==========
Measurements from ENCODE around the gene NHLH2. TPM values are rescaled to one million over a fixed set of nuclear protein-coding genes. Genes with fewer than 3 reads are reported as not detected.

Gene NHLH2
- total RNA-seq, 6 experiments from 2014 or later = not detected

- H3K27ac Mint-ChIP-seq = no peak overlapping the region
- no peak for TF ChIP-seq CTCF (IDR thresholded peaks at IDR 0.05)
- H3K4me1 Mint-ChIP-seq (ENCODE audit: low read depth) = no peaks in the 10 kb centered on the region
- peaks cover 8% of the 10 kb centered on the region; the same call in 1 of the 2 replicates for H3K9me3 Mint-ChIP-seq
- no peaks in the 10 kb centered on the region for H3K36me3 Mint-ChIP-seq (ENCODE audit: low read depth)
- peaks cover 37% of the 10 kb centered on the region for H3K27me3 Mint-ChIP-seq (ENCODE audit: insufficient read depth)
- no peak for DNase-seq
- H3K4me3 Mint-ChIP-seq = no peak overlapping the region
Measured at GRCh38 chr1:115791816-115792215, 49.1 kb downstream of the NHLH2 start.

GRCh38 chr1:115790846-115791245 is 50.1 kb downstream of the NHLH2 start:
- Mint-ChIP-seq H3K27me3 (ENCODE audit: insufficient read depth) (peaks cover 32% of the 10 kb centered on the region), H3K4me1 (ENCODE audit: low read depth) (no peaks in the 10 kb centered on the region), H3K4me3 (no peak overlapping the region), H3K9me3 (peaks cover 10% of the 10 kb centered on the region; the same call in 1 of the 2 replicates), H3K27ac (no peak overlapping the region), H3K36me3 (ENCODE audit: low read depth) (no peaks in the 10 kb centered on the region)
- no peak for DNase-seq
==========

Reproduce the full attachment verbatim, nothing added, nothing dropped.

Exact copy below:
Measurements from ENCODE around the gene NHLH2. TPM values are rescaled to one million over a fixed set of nuclear protein-coding genes. Genes with fewer than 3 reads are reported as not detected.

Gene NHLH2
- total RNA-seq, 6 experiments from 2014 or later = not detected

- H3K27ac Mint-ChIP-seq = no peak overlapping the region
- no peak for TF ChIP-seq CTCF (IDR thresholded peaks at IDR 0.05)
- H3K4me1 Mint-ChIP-seq (ENCODE audit: low read depth) = no peaks in the 10 kb centered on the region
- peaks cover 8% of the 10 kb centered on the region; the same call in 1 of the 2 replicates for H3K9me3 Mint-ChIP-seq
- no peaks in the 10 kb centered on the region for H3K36me3 Mint-ChIP-seq (ENCODE audit: low read depth)
- peaks cover 37% of the 10 kb centered on the region for H3K27me3 Mint-ChIP-seq (ENCODE audit: insufficient read depth)
- no peak for DNase-seq
- H3K4me3 Mint-ChIP-seq = no peak overlapping the region
Measured at GRCh38 chr1:115791816-115792215, 49.1 kb downstream of the NHLH2 start.

GRCh38 chr1:115790846-115791245 is 50.1 kb downstream of the NHLH2 start:
- Mint-ChIP-seq H3K27me3 (ENCODE audit: insufficient read depth) (peaks cover 32% of the 10 kb centered on the region), H3K4me1 (ENCODE audit: low read depth) (no peaks in the 10 kb centered on the region), H3K4me3 (no peak overlapping the region), H3K9me3 (peaks cover 10% of the 10 kb centered on the region; the same call in 1 of the 2 replicates), H3K27ac (no peak overlapping the region), H3K36me3 (ENCODE audit: low read depth) (no peaks in the 10 kb centered on the region)
- no peak for DNase-seq